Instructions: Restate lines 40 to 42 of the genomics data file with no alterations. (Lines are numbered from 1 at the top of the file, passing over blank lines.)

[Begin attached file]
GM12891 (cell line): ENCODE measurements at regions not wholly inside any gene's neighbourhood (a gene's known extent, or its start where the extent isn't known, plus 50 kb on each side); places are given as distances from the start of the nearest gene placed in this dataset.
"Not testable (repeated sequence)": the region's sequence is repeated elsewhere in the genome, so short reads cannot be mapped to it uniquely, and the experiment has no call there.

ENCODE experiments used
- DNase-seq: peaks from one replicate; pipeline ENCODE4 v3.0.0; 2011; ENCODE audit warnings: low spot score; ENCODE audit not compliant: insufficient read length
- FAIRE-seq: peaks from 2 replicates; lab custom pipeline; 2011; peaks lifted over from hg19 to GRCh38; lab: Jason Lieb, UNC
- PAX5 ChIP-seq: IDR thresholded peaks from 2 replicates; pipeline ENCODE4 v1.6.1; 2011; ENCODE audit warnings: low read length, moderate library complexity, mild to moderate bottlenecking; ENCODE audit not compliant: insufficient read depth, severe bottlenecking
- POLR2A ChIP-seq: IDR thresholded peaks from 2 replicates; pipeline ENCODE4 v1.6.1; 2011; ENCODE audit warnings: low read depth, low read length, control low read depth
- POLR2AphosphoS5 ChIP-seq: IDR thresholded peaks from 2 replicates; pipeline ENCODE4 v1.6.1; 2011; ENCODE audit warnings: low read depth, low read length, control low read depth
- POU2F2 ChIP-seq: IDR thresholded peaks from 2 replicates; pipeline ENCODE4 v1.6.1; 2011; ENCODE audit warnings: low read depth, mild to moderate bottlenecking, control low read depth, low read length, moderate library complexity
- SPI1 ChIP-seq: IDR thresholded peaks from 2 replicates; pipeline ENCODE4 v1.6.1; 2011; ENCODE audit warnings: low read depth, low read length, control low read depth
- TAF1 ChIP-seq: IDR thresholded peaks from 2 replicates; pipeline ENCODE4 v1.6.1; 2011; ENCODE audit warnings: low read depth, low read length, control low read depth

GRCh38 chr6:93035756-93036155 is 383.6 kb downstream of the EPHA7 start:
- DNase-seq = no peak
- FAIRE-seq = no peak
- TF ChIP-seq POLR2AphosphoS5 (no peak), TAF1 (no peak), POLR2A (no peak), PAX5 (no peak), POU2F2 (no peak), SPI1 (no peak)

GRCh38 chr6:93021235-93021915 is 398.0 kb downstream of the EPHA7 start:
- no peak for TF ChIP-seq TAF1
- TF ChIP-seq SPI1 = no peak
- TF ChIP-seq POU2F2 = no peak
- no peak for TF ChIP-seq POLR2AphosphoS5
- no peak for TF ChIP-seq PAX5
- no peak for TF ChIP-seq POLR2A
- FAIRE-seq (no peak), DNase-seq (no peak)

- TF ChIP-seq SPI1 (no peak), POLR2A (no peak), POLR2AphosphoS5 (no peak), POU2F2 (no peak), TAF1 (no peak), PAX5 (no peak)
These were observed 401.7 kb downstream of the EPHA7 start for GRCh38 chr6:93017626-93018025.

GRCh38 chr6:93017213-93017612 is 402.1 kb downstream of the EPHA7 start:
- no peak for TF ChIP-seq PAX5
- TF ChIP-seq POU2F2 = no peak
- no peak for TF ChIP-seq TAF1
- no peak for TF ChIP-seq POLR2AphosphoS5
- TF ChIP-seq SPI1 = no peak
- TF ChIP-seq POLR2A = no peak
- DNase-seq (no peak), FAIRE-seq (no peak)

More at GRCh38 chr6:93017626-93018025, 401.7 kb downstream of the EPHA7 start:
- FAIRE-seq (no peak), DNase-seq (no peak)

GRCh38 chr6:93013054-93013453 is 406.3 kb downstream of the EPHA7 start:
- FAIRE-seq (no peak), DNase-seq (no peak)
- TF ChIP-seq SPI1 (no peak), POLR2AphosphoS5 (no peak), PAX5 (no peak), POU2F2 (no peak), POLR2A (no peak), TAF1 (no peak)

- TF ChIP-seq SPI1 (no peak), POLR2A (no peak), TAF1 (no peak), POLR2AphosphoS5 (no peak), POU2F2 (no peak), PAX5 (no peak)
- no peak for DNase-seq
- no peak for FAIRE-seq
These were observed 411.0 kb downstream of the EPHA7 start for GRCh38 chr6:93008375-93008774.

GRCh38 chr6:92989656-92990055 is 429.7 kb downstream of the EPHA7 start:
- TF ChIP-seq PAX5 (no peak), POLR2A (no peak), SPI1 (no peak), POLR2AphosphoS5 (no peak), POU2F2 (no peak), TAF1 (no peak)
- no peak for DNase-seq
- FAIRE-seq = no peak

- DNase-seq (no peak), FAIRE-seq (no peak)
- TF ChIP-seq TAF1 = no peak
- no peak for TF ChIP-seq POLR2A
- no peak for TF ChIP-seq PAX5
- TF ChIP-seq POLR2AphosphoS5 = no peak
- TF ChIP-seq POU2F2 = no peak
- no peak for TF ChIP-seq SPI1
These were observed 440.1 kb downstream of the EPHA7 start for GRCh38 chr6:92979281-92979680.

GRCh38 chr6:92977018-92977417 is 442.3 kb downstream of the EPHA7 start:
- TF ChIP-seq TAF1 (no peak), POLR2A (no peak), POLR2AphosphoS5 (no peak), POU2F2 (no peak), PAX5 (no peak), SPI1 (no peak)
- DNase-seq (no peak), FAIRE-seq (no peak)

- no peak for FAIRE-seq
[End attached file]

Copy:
- no peak for DNase-seq
- no peak for FAIRE-seq
These were observed 411.0 kb downstream of the EPHA7 start for GRCh38 chr6:93008375-93008774.